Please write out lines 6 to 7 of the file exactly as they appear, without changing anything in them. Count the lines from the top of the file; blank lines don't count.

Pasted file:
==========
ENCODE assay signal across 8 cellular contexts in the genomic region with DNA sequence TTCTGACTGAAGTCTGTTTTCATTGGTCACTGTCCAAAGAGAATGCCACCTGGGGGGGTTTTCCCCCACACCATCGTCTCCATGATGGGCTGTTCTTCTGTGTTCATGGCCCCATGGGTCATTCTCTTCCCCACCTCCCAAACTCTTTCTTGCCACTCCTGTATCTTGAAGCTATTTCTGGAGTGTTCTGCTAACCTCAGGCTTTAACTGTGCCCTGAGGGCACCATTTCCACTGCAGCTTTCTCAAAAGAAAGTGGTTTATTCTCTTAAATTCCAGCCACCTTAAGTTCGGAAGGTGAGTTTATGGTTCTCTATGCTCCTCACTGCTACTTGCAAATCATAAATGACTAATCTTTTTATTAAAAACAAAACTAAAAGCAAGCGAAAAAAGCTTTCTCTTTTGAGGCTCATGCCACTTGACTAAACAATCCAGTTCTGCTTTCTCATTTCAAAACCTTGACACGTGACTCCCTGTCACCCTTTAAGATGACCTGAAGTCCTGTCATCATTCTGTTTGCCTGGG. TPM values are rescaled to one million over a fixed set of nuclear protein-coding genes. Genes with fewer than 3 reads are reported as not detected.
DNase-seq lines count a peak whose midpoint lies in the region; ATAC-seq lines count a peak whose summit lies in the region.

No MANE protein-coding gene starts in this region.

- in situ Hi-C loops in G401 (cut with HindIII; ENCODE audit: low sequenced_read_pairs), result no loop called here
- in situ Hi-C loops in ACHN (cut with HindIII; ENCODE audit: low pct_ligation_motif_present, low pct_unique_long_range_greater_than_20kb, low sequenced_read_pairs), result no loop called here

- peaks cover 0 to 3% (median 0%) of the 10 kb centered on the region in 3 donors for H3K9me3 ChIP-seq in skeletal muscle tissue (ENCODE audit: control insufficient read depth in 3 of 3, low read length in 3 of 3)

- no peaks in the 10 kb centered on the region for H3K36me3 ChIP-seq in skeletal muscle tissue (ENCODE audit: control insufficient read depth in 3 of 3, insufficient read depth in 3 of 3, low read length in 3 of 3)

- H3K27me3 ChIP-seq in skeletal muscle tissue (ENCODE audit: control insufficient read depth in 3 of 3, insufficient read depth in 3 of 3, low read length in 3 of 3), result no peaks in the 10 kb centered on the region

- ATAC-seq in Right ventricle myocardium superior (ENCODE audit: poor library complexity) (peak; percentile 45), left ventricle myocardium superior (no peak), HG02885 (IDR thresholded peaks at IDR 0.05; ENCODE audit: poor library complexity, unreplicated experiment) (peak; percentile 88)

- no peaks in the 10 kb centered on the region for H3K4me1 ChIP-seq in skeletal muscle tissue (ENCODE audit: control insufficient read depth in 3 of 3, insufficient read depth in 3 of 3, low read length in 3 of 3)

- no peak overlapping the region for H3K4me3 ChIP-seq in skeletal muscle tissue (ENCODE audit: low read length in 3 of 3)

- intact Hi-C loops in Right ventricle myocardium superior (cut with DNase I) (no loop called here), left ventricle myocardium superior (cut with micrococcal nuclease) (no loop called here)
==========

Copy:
- peaks cover 0 to 3% (median 0%) of the 10 kb centered on the region in 3 donors for H3K9me3 ChIP-seq in skeletal muscle tissue (ENCODE audit: control insufficient read depth in 3 of 3, low read length in 3 of 3)

- no peaks in the 10 kb centered on the region for H3K36me3 ChIP-seq in skeletal muscle tissue (ENCODE audit: control insufficient read depth in 3 of 3, insufficient read depth in 3 of 3, low read length in 3 of 3)